Publication Date

Spring 2018

Advisor(s) - Committee Chair

Dr. Helen Sterk (Director), Dr. Angela Jerome, and Dr. Carl Kell

Degree Program

Department of Communication

Degree Type

Master of Arts


Rhetorical agency is an ideologically contentious facet within communication and rhetorical research. While its importance in scholarship can be traced back to early works by Kenneth Burke and Pierre Bourdieu, debate continues regarding the source of agency, how it is enacted in rhetorical application and communication, and who/what can claim responsibility for the communication practices one may utilize in enacting their respective levels of agency. Thus, the ways in which the rhetoric of popular, influential individuals/antecedents affects the rhetorical agency and invention practices of those without significant levels of influence must be examined. American Christianity, in particular the culture created through heavy use of televised and web-media (televangelism), provides an excellent context to examine this subject. The present thesis discusses relevant literature to the topics of rhetorical agency, invention, and antecedents, as well as American Christianity, televangelism, and the changes that have occurred in religious rhetoric within the culture. Additionally, results indicate a high propensity towards rhetorical agency influenced through the themes of identity, adaptation, and audience sensitivity, and encourage pastors to focus on the identity and context through which their agency is manifested.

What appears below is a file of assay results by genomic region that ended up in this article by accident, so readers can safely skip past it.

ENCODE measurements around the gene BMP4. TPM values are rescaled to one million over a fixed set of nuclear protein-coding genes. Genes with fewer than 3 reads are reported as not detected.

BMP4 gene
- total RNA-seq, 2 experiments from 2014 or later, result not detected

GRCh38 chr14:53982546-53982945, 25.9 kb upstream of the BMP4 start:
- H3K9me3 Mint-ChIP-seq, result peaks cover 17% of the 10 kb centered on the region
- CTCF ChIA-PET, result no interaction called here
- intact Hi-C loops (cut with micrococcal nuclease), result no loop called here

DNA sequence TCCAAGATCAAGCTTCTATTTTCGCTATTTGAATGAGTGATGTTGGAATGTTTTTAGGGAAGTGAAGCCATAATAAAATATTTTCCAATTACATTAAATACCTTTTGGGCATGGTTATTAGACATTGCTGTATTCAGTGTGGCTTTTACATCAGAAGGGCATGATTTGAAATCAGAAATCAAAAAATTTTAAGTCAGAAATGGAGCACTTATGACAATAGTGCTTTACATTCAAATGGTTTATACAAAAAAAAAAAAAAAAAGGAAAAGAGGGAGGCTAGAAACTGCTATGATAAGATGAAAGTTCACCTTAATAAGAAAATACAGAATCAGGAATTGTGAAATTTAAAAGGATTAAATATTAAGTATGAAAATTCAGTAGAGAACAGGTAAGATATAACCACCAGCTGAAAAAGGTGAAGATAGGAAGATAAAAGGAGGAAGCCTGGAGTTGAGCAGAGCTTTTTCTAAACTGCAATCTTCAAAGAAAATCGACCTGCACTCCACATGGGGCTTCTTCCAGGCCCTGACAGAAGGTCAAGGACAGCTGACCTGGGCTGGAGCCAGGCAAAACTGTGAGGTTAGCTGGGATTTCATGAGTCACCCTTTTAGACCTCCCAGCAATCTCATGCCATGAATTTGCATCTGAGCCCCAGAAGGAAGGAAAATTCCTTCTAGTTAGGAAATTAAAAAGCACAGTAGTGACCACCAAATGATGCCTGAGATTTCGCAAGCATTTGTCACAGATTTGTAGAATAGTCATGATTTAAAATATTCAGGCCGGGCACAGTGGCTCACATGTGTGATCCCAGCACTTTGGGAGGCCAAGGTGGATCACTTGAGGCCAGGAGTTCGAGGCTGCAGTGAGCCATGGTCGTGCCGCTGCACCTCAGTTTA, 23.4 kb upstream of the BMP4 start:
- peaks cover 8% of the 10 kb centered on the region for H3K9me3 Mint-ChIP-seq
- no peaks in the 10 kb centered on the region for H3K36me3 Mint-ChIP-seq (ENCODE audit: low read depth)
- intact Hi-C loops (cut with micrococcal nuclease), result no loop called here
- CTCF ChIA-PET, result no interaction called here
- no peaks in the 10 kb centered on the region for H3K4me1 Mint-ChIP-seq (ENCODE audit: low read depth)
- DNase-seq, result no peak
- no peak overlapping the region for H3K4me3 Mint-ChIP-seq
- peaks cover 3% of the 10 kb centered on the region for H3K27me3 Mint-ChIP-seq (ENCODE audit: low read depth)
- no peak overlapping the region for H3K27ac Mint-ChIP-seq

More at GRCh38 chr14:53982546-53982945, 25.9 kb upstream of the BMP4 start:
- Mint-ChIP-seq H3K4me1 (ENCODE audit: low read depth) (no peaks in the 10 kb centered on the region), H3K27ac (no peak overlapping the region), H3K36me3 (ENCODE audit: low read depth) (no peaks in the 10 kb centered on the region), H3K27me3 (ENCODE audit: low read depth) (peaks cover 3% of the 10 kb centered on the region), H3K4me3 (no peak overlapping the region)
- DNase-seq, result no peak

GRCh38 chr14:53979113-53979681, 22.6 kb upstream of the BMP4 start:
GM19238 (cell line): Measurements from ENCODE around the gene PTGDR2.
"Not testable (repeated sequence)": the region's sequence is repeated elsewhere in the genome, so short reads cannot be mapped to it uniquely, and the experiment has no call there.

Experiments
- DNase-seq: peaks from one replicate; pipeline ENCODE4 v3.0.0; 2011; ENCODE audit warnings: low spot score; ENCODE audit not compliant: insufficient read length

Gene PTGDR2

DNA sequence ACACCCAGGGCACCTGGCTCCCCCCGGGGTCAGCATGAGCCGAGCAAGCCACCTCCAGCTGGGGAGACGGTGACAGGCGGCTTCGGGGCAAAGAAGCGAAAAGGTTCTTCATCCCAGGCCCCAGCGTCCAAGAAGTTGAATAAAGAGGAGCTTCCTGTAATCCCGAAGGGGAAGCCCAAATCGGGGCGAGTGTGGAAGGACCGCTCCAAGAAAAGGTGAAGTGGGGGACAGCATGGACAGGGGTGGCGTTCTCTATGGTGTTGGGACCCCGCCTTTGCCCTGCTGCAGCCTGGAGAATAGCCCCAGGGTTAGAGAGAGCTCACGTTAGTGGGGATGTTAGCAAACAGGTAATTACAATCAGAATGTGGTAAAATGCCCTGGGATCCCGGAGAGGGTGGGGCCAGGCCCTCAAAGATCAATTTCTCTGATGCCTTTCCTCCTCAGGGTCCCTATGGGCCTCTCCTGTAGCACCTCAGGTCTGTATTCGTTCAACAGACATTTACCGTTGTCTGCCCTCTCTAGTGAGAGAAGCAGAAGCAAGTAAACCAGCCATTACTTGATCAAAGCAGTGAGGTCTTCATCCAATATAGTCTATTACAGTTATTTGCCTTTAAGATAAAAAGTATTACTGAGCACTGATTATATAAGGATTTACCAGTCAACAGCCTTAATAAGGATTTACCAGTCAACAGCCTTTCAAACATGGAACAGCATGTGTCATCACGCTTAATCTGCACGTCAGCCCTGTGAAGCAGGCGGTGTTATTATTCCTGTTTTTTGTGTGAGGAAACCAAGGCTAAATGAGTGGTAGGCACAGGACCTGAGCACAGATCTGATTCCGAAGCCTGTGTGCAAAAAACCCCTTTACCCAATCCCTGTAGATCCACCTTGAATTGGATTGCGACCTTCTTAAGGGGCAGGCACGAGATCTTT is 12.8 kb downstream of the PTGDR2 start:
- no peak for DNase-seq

Christianity | Other Philosophy | Religious Thought, Theology and Philosophy of Religion | Rhetoric